Tuesday, November 11, 2014

Rainy season begins

Rainy day transport
North American and European winters are cold. The water falls from the sky in shivery drops that soak the skin or icy tears that pile up in white drifts. Some people really like the change of seasons.

I'm not one of them. I spent my childhood in Winnipeg where minus 35-40oF/C is not uncommon in January or February. I've had about as much snow, ice, and freezing temperatures as I can stand.

So I'm happy to be in Bandung where wet season means similar temperatures all year around even when the rain pours down in torrents once or twice a day. If you get soaked, you don't feel like you've landed in the refrigerator.

Rain-dancing with a squeegee
We have rain inside the house as well as outside. We're trying to contact our landlord who is mysteriously not taking calls. During the downpours, water sheets down the walls and drips from the ceiling in several rooms. My husband bought a long-handled 2-foot-wide floor squeegee so he can move the inches of water from the tiles through the door to outside. Obviously several rooms are not habitable.

But we weren't able to live in those rooms anyways. Not only is there rain inside, but there are migrating termites (that look like flying ants) as well as white larvae inside several ceilings. Several kitchen doors had to be removed (smell and destruction) and the cutlery drawer falls off its glides when we open it. The covered porch is losing its eaves, crumbling down under the rain and termites, so we haven't been able to sit there either.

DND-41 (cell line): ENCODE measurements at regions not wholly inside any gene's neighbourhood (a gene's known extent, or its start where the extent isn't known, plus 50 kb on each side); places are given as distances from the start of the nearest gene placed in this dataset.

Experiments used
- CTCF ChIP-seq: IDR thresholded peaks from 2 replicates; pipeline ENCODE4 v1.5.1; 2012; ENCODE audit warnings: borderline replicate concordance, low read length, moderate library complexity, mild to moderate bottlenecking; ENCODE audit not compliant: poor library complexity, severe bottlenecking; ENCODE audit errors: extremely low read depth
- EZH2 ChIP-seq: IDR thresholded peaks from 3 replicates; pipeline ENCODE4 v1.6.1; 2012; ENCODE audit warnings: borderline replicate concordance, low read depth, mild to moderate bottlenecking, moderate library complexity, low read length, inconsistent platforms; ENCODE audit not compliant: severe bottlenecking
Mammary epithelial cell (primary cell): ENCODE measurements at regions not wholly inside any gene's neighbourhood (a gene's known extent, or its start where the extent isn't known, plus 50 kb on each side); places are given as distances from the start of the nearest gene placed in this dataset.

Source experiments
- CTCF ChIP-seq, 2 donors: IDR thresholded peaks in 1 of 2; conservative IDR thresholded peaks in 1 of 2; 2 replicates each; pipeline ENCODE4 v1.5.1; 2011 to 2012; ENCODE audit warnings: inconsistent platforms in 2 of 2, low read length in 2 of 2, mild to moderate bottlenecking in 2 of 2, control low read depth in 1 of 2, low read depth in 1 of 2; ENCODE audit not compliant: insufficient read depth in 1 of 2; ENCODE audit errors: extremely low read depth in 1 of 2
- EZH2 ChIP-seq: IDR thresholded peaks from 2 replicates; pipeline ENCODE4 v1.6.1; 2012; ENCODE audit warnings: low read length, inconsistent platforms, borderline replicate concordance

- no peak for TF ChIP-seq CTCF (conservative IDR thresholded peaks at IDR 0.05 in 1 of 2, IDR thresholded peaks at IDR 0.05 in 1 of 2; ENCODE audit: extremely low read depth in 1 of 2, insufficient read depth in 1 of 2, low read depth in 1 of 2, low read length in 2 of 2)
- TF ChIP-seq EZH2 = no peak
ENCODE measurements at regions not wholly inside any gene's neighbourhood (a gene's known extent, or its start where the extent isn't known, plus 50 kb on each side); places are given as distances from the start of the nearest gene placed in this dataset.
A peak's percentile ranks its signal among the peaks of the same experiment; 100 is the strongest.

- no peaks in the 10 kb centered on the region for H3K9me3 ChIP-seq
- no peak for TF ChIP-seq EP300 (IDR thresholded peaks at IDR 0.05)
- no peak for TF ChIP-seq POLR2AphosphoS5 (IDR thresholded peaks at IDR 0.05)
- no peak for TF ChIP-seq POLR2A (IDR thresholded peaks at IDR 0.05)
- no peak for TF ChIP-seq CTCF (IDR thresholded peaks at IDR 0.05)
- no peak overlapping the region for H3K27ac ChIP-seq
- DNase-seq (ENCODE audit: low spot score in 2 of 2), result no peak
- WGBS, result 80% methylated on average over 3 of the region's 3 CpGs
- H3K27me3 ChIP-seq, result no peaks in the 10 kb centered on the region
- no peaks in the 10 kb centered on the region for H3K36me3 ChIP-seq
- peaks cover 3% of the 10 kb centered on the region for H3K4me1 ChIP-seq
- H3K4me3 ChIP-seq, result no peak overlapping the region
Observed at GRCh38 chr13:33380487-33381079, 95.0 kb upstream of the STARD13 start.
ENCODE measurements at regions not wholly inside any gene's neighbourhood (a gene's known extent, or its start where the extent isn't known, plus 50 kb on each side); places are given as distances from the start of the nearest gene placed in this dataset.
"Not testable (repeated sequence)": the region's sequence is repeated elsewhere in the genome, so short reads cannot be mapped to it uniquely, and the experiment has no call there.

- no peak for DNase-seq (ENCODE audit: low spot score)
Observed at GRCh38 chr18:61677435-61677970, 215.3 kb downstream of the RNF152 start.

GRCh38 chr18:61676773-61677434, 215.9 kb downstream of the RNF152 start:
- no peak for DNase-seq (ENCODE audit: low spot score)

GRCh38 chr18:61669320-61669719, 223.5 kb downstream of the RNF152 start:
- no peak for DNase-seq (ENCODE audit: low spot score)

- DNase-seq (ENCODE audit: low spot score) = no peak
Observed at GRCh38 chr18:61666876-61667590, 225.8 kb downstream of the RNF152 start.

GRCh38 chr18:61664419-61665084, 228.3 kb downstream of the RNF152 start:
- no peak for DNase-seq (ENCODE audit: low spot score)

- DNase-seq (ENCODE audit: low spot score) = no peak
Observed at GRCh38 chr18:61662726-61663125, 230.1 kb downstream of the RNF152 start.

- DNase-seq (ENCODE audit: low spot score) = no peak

We were pleased when the landlord hired someone to fix things. About halfway through the house, he said that was enough. Too much money? We are paying a generous rent a year in advance. So we are back to slapping to death the flying termites migrating back to the refinished part of the house. It needs a whole-house extermination company.

Beautiful people: a grandma and
granddaughter on the angkot
That said, we like the place and signed a 2-year lease. Therefore we'll be fixing it up. The repair bill will come off next year's lease payment. Sadly, it's going to cost the landlord much more than he could have fixed it for. We will, according to our contract, add rental time equal to the the amount of house we can't yet use, and it's been 3 months. We'll likely be charged more for ceiling replacement and extermination services as bul├ęs (European-style foreigners). Might not be the smartest way for the landlord to save money ... but that's what he's choosing for himself. Sigh.

Anyhow, the rain is warm, the people in Bandung are friendly, and the food is wonderful. We've met so many new friends. We love the city and are happy to be here.

Got a Bandung story to share? We'd love to hear it.

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